Cutting-edge knife skills

By Li Yingxue | China Daily | Updated: 2017-12-01 07:18

Youyuan Jingmeng, a new restaurant in Beijing, is giving foodies a classy look at Huaiyang cuisine and the Yangzhou lifestyle. Li Yingxue reports.

The Huaiyang dish Wensi Tofu gained a sharp reputation due to the intricate knife skills it requires thanks to A Bite of China, a popular documentary series about Chinese food.

But creating chrysanthemum-shaped tofu needs an even higher level of skill with a blade than Wensi Tofu and this dish is now available in Beijing.

Hua i y ang cuisine represents one of the four major cooking styles in China. The other three cuisines are Cantonese, Shandong and Sichuan.

It's a culinary tradition from the Huaihe and Yangtze river basins in East China's Jiangsu province that's famous for its knife skills.

Youyuan Jingmeng, a new restaurant on the ground floor of COFCO Plaza near Beijing Railway Station, is introducing Huaiyang cuisine and the Yangzhou lifestyle to the capital.

Cutting-edge knife skills

Youyuan Jingmeng is also the name of a chapter from a classical Kunqu Opera, The Peony Pavilion, which tells of a romance between Du Liniang and Liu Mengmei.

The play inspired the designer of the restaurant, Tang Yun, and she brought her understanding of the story to the decoration.

A shuixiu sleeve - or classical, long sleeve - made using thousands of crystal sticks winds across the moss at the entrance and throughout the dinning hall.

"When I designed the restaurant, I wanted to see myself traveling back to olden times in Yangzhou, and the shuixiu sleeve dance performed in front of me," says Tang.

The bonsai, the rockery, the wooden chairs and tables, and the celadon dinnerware and rice paper on the table are all simple Chinese elements, she says.

"The black-and-white color can be interpreted as the white walls and black tiles of houses in Jiangnan, a region of China south of the Yangtze River; the black-and-white chessboard; or the Chinese ink paintings from Yangzhou Baguai," Tang says.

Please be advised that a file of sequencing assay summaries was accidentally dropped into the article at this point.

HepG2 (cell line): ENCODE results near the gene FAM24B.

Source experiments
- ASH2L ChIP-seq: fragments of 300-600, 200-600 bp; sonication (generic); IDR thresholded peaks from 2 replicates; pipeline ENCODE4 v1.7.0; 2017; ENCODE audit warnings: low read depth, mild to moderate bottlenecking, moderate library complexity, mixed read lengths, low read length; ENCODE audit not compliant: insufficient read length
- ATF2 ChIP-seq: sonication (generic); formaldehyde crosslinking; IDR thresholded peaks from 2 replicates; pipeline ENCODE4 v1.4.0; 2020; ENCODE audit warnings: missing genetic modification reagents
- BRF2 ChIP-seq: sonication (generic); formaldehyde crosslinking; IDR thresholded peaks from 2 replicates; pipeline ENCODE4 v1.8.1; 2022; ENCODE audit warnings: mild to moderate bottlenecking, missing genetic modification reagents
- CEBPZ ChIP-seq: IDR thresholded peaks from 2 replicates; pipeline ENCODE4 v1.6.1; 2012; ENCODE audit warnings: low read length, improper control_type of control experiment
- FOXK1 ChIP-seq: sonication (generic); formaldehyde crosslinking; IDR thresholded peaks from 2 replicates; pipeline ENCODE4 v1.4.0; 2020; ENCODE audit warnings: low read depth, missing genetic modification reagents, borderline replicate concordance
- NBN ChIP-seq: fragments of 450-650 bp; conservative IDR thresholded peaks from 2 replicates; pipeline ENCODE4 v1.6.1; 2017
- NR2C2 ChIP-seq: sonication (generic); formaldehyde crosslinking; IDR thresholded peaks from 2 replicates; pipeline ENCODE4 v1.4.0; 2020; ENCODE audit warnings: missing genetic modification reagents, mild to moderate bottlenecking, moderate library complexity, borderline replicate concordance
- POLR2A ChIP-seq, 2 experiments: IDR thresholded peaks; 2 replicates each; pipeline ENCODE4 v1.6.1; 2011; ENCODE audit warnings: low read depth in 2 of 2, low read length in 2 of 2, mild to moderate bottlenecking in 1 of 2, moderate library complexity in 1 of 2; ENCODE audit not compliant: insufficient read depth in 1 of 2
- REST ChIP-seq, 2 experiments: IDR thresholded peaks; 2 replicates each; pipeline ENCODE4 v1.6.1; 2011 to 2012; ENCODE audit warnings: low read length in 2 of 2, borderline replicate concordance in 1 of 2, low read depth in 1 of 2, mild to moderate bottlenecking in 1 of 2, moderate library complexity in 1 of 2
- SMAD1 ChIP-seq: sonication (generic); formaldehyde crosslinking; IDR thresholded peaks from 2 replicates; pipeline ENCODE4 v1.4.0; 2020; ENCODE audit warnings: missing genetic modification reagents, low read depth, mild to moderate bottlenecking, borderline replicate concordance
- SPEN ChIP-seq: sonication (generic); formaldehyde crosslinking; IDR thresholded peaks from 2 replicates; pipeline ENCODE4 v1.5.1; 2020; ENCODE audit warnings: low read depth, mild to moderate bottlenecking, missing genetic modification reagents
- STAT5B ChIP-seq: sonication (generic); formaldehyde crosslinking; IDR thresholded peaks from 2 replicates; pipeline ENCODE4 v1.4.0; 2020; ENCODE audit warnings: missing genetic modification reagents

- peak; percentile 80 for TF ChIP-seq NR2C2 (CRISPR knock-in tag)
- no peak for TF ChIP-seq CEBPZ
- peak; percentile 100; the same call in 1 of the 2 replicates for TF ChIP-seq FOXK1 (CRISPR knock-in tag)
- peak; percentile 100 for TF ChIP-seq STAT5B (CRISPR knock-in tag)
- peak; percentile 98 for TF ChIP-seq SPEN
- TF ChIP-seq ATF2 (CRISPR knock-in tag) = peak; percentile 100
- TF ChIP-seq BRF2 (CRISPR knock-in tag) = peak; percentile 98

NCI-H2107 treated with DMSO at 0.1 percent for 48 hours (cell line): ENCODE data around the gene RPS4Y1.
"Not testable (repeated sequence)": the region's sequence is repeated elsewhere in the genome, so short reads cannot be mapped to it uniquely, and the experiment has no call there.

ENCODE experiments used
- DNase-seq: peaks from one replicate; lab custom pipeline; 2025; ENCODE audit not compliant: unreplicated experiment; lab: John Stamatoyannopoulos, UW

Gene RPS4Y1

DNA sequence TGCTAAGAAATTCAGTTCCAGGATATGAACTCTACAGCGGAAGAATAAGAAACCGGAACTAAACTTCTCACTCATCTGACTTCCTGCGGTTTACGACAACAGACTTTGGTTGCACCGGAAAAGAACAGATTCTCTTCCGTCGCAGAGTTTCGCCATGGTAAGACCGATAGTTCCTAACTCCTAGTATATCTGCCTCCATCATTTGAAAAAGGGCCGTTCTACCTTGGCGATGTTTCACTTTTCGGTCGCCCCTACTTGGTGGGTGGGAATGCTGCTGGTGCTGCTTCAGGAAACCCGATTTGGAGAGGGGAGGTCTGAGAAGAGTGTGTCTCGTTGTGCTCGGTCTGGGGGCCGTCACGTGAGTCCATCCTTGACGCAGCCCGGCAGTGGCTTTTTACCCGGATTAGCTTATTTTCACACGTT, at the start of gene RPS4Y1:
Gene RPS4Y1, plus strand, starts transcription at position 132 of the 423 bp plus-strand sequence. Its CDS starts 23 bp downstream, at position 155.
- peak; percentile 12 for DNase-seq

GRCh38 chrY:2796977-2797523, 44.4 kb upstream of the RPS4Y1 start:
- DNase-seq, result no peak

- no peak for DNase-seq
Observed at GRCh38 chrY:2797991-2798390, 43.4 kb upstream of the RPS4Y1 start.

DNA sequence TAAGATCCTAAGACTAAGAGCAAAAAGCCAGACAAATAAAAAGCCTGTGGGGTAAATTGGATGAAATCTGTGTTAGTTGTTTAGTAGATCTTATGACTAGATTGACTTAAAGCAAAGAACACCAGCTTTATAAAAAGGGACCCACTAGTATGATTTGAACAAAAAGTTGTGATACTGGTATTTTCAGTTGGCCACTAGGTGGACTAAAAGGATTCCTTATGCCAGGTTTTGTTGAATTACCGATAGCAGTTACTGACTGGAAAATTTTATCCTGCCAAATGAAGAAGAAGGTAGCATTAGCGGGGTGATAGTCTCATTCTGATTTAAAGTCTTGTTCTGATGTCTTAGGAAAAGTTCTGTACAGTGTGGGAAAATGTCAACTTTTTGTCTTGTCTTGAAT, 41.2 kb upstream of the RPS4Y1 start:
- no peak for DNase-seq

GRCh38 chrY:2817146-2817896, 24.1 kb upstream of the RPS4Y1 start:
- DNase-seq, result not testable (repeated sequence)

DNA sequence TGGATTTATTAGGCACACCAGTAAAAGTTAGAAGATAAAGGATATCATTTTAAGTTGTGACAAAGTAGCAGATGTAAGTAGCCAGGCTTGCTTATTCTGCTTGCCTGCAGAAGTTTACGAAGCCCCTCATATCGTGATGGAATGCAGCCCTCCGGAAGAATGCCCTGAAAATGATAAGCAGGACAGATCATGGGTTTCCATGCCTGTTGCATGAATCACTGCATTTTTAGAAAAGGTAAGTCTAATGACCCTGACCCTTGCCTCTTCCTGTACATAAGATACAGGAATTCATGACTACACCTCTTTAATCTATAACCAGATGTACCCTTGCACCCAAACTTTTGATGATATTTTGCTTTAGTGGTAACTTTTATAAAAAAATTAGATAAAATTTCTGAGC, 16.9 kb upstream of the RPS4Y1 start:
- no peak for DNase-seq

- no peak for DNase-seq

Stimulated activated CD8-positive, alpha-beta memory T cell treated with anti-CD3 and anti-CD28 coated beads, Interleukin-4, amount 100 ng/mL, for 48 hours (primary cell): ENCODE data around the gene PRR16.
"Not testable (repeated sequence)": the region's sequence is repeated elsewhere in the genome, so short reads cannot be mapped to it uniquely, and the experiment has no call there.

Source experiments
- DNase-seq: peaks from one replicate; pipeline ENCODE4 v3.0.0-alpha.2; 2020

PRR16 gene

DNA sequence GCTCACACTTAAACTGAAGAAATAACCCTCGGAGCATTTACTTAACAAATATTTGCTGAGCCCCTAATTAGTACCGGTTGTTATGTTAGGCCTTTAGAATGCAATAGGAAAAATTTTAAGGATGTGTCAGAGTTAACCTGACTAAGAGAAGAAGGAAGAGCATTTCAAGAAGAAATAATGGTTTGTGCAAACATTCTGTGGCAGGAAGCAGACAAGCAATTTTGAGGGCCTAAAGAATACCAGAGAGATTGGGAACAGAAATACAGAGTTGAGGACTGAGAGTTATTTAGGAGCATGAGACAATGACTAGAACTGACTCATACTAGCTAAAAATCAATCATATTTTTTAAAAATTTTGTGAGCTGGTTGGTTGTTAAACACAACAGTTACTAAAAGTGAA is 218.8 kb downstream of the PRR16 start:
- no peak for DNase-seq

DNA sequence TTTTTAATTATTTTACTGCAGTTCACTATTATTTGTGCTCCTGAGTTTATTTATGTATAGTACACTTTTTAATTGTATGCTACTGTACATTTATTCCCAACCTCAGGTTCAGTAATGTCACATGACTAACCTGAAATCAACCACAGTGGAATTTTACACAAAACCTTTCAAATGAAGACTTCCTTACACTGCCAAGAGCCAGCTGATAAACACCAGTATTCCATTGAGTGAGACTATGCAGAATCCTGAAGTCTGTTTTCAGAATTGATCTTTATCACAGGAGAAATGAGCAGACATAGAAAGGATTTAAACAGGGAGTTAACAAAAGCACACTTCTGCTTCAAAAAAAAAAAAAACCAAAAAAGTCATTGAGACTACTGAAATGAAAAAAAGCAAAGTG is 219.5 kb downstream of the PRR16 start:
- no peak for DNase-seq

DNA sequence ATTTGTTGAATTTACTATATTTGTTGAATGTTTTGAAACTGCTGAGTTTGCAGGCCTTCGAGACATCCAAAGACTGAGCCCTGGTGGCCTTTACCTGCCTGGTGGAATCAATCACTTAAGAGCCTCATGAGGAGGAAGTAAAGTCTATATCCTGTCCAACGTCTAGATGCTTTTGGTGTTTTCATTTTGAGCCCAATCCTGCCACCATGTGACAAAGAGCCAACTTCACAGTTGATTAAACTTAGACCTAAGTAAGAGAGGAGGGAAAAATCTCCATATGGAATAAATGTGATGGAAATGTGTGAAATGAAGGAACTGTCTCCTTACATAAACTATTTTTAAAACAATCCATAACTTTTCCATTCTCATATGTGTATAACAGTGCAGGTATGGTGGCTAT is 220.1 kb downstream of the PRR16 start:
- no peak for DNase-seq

Yangzhou Baguai refers to eight famous Yangzhou painters in the Qing Dynasty (1644-1911).

Liu Yang, a chef of Youyuan Jingmeng and student of Hou Xinqing, one of China's most recognized Huaiyang cuisine chefs, presents his understanding of the Yangzhou lifestyle.

"Knife skills are one of the most remarkable features of Huaiyang cuisine," says Liu.

The matsutake "chrysanthemum" tofu soup is a real test for chefs since the tofu needs more than 150 cuts within three minutes.

Each petal is less than 1 millimeter wide.

"It takes a chef years of practice to cut like that," says Liu. "The first step is to practice slicing dried bean curd - a piece of 1-centimiter-thick dried bean curd has to be cut into 20 to 22 slices.

"When you put the slice on a page, you should be able to clearly see the words through it." The soup is chicken soup cooked for three to four hours before the matsutake is added and it is steamed for another hour.

The cut tofu is then put into the soup and steamed for two minutes before serving.

Stewing is another characteristic of Huaiyang cuisine, says Liu. "We don't use complicated seasonings, just the simples ones."

His red-braised pork belly with radish proves his point.

The pork belly is stewed for an hour and a half with rock candy, light and dark soy sauces and sugar. Each square piece is 4 cm.

The radish is separately cooked the same way as the pork belly but for a shorter time, says Liu.

"You should eat the lean meat first, then the fat ... so that you can taste the flavors," says Liu.

Radish is replaced by arrowhead in winter, when it's in season.

(Boiled radish strips are another traditional Huaiyang dish, but the radish can also be replaced with dried bean curd or wild rice shoots.)

The soup is made by boiling chicken and pork bones for six hours. The broth's yellow color comes from soybean oil and chicken fat.

Then the soup is cooked with radish strips, dried shrimp, dried squid and ham strips.

Liu also adds some pepper to freshen the palate.

The liquor-preserved crab served in an ice ball is a highlight.

You have to crack the ball to see what's inside.

Crabs from Gaoyou Lake in Jiangsu province are first steamed and then braised with 15-year-old yellow rice liquor for more than 24 hours.

The yellow croaker with home-made rice cakes is a dish Liu learned from his master. Glutinous rice cakes soak up all the flavors of the dish.

Scallion oil noodles and pan-fried baozi are popular staples.

"Huaiyang dishes are not difficult to cook. You can cook them at home with fresh ingredients and simple seasonings," says Liu.

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 Cutting-edge knife skills

Cutting-edge knife skills

Cutting-edge knife skills

Clockwise from top left: Liquorpreserved crab; redbraised pork belly with radish; matsutake “chrysanthemum” tofu soup; Youyuan Jingmeng restaurant in Beijing introduces Huaiyang cuisine and the Yangzhou lifestyle to the capital. Photos By Zhang Zefeng / China Daily

(China Daily 12/01/2017 page19)

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